The changing face of the city has been a dominant theme in my photography since the early days. It was fitting therefore that I was commissioned by Anova books in 2011 to take the ‘now’ photos for the book Liverpool Then and Now.
I was presented with a list of ‘then’ photographs drawn from various sources including the Liverpool Records Office and Anova’s own collection of heritage images. My task was to find the locations and take the ‘now’ photo from as close as possible to the viewpoint of the old photo.
Soon I had embarked on a fascinating journey of discovery through the Liverpool area as far as Southport in the north to Speke in the south.
I also crossed over the River Mersey to visit locations on the Wirral, and in the first half of September I took photographs from Seacombe ferry terminal of visiting cruise liners docked by the Pier Head. One of these images appears in the opening pages of the book.
Locations featured in Liverpool Then and Now include: the Royal Liver Building, the Albert Dock, Lord Street, Lime Street station, the Anglican Cathedral, Bold Street, The Strand and many more.
I also discovered many lesser known places including the former observatory on the Wirral, now a private residence, the Liverpool Institute, now LIPA, the Florence Institute in Toxteth, and the exact point where the East Lancs Road begins. The old photo depicts the opening ceremony. It took me a while to discover where it had been taken but eventually I found it.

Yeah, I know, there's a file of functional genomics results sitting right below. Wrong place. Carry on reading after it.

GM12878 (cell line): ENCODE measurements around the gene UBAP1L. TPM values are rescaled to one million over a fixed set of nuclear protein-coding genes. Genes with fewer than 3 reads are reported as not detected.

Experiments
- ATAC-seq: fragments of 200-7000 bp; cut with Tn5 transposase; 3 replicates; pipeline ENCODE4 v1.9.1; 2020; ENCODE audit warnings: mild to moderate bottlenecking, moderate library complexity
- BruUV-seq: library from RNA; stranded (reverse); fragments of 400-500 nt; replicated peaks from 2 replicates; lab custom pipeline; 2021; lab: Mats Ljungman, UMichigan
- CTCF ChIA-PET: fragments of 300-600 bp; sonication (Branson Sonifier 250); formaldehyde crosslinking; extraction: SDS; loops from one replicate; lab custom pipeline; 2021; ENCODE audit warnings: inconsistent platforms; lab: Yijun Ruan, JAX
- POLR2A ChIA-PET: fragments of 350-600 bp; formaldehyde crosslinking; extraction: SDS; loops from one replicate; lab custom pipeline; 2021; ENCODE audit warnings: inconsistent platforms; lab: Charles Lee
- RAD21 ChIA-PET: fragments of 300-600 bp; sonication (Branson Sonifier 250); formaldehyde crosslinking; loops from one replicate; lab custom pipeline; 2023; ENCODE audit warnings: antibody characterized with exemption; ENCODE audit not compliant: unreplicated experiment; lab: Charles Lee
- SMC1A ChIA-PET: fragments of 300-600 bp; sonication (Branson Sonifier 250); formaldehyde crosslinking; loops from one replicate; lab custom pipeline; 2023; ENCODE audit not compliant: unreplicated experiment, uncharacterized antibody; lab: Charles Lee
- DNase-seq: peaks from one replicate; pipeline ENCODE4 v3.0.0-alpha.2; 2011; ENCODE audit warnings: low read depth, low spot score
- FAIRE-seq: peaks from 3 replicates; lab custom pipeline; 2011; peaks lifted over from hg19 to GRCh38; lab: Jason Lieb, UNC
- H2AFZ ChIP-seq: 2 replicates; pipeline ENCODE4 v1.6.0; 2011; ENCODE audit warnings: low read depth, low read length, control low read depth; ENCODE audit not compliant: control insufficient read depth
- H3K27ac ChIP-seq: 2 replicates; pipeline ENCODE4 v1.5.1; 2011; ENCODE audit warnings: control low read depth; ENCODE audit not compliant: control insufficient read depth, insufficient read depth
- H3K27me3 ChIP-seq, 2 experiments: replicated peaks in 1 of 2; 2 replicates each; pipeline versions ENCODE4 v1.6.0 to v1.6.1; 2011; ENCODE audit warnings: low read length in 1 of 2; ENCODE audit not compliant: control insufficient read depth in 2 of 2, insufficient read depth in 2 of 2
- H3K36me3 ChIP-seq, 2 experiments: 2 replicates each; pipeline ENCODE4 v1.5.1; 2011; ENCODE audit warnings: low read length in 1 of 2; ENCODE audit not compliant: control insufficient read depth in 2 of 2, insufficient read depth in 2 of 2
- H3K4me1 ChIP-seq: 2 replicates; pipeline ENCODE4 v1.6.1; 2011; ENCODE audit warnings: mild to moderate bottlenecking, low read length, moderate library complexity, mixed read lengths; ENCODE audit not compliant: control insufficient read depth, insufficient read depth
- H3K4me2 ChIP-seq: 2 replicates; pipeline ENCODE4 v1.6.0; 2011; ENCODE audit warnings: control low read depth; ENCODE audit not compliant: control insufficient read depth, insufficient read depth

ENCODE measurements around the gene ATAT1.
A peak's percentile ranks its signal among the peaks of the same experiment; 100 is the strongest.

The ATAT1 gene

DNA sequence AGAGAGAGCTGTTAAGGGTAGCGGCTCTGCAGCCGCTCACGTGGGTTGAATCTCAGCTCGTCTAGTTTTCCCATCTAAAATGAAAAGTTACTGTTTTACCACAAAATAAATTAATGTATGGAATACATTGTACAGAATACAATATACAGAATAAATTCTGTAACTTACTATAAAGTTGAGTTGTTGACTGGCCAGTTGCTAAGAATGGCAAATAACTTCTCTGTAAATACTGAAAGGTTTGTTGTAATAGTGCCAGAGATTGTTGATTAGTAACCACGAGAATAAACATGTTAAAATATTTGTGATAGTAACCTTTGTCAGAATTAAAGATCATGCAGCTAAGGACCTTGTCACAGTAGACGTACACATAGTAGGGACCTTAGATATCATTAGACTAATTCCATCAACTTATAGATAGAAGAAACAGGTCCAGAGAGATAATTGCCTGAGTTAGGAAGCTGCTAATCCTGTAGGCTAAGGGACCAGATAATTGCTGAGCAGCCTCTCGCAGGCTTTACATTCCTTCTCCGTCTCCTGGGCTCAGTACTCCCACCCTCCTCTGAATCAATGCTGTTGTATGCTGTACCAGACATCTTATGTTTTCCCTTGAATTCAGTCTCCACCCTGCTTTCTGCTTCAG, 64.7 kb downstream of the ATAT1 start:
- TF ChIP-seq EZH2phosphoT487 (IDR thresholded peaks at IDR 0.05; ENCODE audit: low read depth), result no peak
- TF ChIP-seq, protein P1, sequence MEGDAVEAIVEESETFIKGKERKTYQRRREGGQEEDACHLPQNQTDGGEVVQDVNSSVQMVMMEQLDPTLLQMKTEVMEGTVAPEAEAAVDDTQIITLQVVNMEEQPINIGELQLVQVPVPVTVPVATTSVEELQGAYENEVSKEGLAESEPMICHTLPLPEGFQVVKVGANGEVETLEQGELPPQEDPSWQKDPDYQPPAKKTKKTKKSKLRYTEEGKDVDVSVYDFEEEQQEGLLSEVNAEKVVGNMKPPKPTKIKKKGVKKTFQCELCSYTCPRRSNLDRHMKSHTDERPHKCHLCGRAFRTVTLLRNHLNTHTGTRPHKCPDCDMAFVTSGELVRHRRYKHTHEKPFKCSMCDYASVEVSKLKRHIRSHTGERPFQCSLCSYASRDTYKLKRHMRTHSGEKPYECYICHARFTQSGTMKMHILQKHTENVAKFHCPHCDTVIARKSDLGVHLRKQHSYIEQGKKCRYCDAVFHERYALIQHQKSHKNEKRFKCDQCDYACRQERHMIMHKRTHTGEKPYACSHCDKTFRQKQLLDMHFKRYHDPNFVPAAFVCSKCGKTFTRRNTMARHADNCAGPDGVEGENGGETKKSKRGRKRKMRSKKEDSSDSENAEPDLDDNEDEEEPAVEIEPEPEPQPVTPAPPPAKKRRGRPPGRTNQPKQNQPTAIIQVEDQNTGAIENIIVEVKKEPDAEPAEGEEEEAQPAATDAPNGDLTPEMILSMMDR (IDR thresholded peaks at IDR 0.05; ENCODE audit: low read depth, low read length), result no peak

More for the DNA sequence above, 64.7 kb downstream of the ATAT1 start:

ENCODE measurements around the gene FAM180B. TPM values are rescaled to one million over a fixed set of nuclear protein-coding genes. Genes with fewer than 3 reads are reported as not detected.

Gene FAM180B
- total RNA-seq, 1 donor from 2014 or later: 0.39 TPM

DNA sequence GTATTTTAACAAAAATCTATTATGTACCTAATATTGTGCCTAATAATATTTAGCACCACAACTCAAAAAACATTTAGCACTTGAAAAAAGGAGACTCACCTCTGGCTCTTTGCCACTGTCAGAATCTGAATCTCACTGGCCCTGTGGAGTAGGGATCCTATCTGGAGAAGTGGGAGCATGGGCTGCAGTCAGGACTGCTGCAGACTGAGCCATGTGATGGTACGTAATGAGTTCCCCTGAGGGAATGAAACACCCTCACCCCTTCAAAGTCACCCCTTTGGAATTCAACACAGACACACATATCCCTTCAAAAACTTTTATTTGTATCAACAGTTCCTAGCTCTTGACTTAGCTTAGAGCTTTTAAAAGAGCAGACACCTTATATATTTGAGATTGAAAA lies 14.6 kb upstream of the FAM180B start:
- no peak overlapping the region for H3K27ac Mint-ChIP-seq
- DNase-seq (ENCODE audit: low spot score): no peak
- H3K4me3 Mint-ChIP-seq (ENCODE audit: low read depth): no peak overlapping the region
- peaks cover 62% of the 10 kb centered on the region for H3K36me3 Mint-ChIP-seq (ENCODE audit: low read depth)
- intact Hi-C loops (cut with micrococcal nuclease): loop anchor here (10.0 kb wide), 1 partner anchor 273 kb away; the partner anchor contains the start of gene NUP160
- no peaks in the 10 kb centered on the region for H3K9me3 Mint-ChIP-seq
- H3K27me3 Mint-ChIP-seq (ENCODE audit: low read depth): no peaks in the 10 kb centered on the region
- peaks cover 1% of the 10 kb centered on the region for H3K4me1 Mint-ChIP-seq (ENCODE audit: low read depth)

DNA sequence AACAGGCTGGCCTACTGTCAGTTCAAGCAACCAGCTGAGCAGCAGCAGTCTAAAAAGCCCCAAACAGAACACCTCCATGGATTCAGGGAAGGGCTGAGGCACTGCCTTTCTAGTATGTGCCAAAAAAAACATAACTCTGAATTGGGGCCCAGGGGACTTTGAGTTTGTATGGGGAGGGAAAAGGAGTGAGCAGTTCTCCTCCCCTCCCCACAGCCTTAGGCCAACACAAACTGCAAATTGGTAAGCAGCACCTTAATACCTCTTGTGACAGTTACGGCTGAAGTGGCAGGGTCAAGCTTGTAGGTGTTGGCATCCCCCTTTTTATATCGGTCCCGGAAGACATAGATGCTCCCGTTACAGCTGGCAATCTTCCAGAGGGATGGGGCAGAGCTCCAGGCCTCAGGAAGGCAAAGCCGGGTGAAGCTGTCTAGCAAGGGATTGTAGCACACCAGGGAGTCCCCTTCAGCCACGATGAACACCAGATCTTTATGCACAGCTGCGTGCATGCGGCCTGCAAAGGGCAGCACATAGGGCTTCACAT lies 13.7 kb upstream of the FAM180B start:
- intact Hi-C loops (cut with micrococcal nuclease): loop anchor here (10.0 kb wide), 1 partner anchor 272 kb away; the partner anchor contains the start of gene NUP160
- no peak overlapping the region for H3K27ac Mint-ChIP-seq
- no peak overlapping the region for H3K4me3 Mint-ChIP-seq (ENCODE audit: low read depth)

Some of the places depicted in the old photographs were impossible to locate and had to be omitted.
And I can reveal one location is wrong! The fountain I photographed in Sefton Park is not the one in the old photo.
About three months after publication I was walking in Sefton Park and discovered that the fountain I should have photographed is the one next to the Peter Pan statue in the middle of the park. No one has noticed so far!
One of my favourite views was from Everton Brow I did the panorama and the editors decided to include it even though that old photo wasn’t a panorama.
In many places I found the people I met to be very warm and friendly, for example the man who lives near the ‘Florrie’ or Florence Institute who saw me taking a photograph, came out to tell me all about it, and gave me some leaflets.
The staff at the Town Hall were also very welcoming and helpful, and I was given a guided tour around the Liver Building and the former Speke Airport terminal, now a hotel.
Photographing Liverpool Then and Now was a great experience and I really got to know Liverpool very well indeed.
I was very proud when in mid-2012 I found the book, ‘my’ book, on the shelf in the bookshop at Lady Lever Art Gallery. I have also seen it on sale at the Walker Art Gallery, Waterstones, in the Albert Dock and at the Museum of Liverpool.
If you’d like to buy a copy of Liverpool Then and Now from Amazon.co.uk, please follow the link to the right. If you’d like a signed copy for yourself or as a gift please get in touch.
Part way through the project, local author and historian Mike Royden was commissioned to write the text. His descriptions are very interesting, and demonstrate his deep knowledge of the city. The team at Anova Books in London – editors Frank Hopkinson and David Salmo – did a great job. The layout is excellent and the quality of reproduction of the photographs is very good indeed.
I am very proud to have helped to create this visually fascinating book on what is arguably the UK’s most visually fascinating city.